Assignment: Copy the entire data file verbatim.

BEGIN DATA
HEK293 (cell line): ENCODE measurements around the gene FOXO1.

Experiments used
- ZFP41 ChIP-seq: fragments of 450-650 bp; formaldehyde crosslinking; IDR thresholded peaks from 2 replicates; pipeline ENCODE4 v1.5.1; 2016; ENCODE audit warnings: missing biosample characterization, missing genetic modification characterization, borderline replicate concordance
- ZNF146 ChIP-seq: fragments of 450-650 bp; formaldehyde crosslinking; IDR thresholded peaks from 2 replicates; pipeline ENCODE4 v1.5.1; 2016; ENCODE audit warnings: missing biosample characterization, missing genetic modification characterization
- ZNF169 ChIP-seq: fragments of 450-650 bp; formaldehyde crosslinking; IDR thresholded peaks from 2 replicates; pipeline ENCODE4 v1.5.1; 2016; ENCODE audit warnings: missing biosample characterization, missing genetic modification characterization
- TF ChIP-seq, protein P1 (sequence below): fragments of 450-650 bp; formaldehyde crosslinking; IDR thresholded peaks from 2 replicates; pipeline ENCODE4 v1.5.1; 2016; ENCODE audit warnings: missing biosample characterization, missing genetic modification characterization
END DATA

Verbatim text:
HEK293 (cell line): ENCODE measurements around the gene FOXO1.

Experiments used
- ZFP41 ChIP-seq: fragments of 450-650 bp; formaldehyde crosslinking; IDR thresholded peaks from 2 replicates; pipeline ENCODE4 v1.5.1; 2016; ENCODE audit warnings: missing biosample characterization, missing genetic modification characterization, borderline replicate concordance
- ZNF146 ChIP-seq: fragments of 450-650 bp; formaldehyde crosslinking; IDR thresholded peaks from 2 replicates; pipeline ENCODE4 v1.5.1; 2016; ENCODE audit warnings: missing biosample characterization, missing genetic modification characterization
- ZNF169 ChIP-seq: fragments of 450-650 bp; formaldehyde crosslinking; IDR thresholded peaks from 2 replicates; pipeline ENCODE4 v1.5.1; 2016; ENCODE audit warnings: missing biosample characterization, missing genetic modification characterization
- TF ChIP-seq, protein P1 (sequence below): fragments of 450-650 bp; formaldehyde crosslinking; IDR thresholded peaks from 2 replicates; pipeline ENCODE4 v1.5.1; 2016; ENCODE audit warnings: missing biosample characterization, missing genetic modification characterization